A FURTHER rise in some mortgage rates on Thursday looks inescapable as inflation remains stubbornly high, experts have said.

The Bank of England is expected to raise the base rate by 0.25 percentage points on Thursday, taking it to 4.75%, although some commentators suggested there could be a more aggressive increase of 0.5 percentage points.

Homeowners on variable-rate mortgages linked to the base rate would see an increase in their payments.

Consumer Prices Index (CPI) inflation remained at 8.7% in May, the same level as in April, according to Office for National Statistics (ONS) figures released on Wednesday.

The Bank of England is tasked with keeping inflation as close to 2% as it can but one housing market expert described the tool it is using as a “blunted instrument”.

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Andrew Montlake, managing director of Coreco mortgage brokers, said: “The latest inflation data is set to upset an awful lot of people, leading to a new set of rates rises that will compound the pain of a cost-of-living crisis on the public.”

He said another rise in the Bank of England base rate “is a nailed-on certainty”, adding: “The Bank have one job to do, and it is painfully clear that the tool they are currently using is a blunted instrument against inflation that is now endemic.

“Rather than keep doing the same thing, they should pause for thought and look at a different approach before they inflict real harm in the economy and on people’s livelihoods.”

Suren Thiru, economics director at the Institute of Chartered Accountants in England and Wales (ICAEW), said: “While core inflation is proving troublesome, the painful squeeze on consumer spending from soaring mortgage costs and higher taxes should soon put it on a downward path.

“Although another interest rate rise on Thursday looks inescapable, further tightening will do little to address current inflationary pressures and instead risks deepening the financial pain facing people and businesses.”

Tom Bill, head of UK residential research at Knight Frank, said: “Rising interest rate expectations have pushed up monthly mortgage payments, which will contribute to a slowdown in trading activity and house prices this year.

“That said, the wage growth driving core inflation higher is one of the reasons we don’t expect a steep double-digit fall in house prices this year.”

Alice Haine, personal finance analyst at DIY investment platform Bestinvest, said there is “pressure on the Bank of England to push ahead tomorrow with its 13th rate rise since December 2021 with dramatic repercussions in the mortgage market”.

She added: “As the cost-of-living crisis gets overtaken by a cost-of-borrowing crisis, mortgages have taken the lead as the biggest personal finance concern of the moment.

“The era of cheap money has come to an abrupt and brutal end with borrowers now facing repayment levels that are unaffordable for some.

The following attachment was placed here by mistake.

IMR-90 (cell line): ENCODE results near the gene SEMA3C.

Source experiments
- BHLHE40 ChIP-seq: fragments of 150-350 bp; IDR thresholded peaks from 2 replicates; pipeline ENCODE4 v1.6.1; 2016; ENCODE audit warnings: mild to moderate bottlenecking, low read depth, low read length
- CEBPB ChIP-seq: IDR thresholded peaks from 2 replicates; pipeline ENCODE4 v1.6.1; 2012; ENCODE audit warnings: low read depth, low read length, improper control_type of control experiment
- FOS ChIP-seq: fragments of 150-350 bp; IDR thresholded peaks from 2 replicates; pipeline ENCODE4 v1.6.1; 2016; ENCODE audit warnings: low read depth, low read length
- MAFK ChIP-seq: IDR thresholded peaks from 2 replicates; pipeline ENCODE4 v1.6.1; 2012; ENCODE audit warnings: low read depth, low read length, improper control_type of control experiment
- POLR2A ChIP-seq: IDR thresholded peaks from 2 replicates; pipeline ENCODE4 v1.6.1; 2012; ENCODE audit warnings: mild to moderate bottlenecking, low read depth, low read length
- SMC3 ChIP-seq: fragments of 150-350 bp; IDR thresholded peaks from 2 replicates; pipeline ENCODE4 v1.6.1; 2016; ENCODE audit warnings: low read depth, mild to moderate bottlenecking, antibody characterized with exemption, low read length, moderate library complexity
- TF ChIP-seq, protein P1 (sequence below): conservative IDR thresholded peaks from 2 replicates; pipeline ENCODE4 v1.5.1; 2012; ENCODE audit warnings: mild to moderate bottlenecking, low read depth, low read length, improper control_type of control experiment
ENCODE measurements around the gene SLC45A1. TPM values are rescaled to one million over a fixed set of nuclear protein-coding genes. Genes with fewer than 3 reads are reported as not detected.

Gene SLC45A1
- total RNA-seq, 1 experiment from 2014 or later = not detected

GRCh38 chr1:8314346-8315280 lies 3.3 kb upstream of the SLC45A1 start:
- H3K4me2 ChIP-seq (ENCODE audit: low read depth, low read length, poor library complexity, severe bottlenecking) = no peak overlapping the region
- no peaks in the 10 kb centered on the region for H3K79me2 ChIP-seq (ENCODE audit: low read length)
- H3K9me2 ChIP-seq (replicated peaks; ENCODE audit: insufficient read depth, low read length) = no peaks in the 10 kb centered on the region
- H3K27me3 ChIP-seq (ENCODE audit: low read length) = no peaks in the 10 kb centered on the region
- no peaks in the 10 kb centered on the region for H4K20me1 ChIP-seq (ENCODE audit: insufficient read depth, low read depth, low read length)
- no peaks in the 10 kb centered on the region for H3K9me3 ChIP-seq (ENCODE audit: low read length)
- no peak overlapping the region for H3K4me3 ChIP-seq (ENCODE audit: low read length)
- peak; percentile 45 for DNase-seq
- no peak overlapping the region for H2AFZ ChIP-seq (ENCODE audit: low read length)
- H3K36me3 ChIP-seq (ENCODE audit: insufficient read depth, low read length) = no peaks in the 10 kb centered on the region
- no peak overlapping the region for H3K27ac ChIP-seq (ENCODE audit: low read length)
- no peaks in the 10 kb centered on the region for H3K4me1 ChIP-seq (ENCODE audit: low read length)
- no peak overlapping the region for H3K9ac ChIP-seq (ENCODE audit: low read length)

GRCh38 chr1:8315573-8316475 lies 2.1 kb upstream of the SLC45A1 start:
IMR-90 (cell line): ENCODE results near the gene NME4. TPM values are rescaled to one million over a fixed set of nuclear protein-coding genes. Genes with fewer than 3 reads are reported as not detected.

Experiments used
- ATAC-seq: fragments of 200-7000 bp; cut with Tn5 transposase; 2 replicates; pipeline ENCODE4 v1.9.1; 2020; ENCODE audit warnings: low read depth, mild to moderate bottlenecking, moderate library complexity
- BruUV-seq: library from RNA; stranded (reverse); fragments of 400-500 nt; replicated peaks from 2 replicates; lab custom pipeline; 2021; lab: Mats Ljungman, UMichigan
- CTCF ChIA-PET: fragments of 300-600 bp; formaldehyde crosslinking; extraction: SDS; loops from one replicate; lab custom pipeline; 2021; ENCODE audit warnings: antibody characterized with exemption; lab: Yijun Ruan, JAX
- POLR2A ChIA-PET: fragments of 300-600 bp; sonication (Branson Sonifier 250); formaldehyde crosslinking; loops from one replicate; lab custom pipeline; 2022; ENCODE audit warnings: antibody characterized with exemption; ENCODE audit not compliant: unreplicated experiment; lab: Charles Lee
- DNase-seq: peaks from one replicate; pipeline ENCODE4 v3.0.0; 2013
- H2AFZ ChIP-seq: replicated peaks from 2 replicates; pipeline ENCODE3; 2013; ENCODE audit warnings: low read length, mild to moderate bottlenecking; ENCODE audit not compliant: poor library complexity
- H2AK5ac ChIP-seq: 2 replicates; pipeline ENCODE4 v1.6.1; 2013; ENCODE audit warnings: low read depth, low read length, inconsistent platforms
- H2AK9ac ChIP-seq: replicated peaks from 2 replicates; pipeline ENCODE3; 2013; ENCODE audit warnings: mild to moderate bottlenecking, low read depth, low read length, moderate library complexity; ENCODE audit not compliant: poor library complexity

“Financial markets are expecting the Bank of England to increase the base rate by 25 basis points (bps) on Thursday – believing another hike is the only solution to Britain’s persistent inflation problem.

“However, with inflation so sticky there are likely to be calls for a more aggressive hike of 50 bps – something needed if the Bank of England is serious about bringing inflation closer to its target of 2%.

“It’s a delicate balancing act, however, with any further interest rate rises likely to cause more pain for mortgage holders at a time when their finances have only just scraped through a cost-of-living crisis.

“With the average two-year fixed mortgage rate surpassing 6% this week, the fear is that the situation could deteriorate from here if inflation cannot be brought under control, putting even more pressure on the Bank of England to hike rates.”

Haine said that with the “full force” of mortgage rate rises so far only hitting first-time buyers or those whose fixed-rate deals have expired in the past year or so, “the crunch point will come as more people emerge from two, three and five-year fixed rate deals over the next few months and years.”

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“First-time buyers looking to secure a new mortgage now will find their affordability levels heavily compromised by the combination of high inflation and high interest rates," she added.

“Homeowners on variable mortgages must brace their finances for an instant hit on Thursday if the Bank of England goes ahead with its 13th consecutive interest rate rise.

“Meanwhile, mortgage holders with fixed rate deals maturing soon should seek out a good independent mortgage broker – one that will deliver practical solutions to the many issues that come with higher monthly repayments.”

Joanna Elson, chief executive of the Money Advice Trust, the charity that runs National Debtline and Business Debtline, said: “Food prices and other essential costs remain high – and for those on the lowest incomes who are hit hardest, the choices they are facing are stark.

“We are already hearing from people skipping meals to make ends meet.”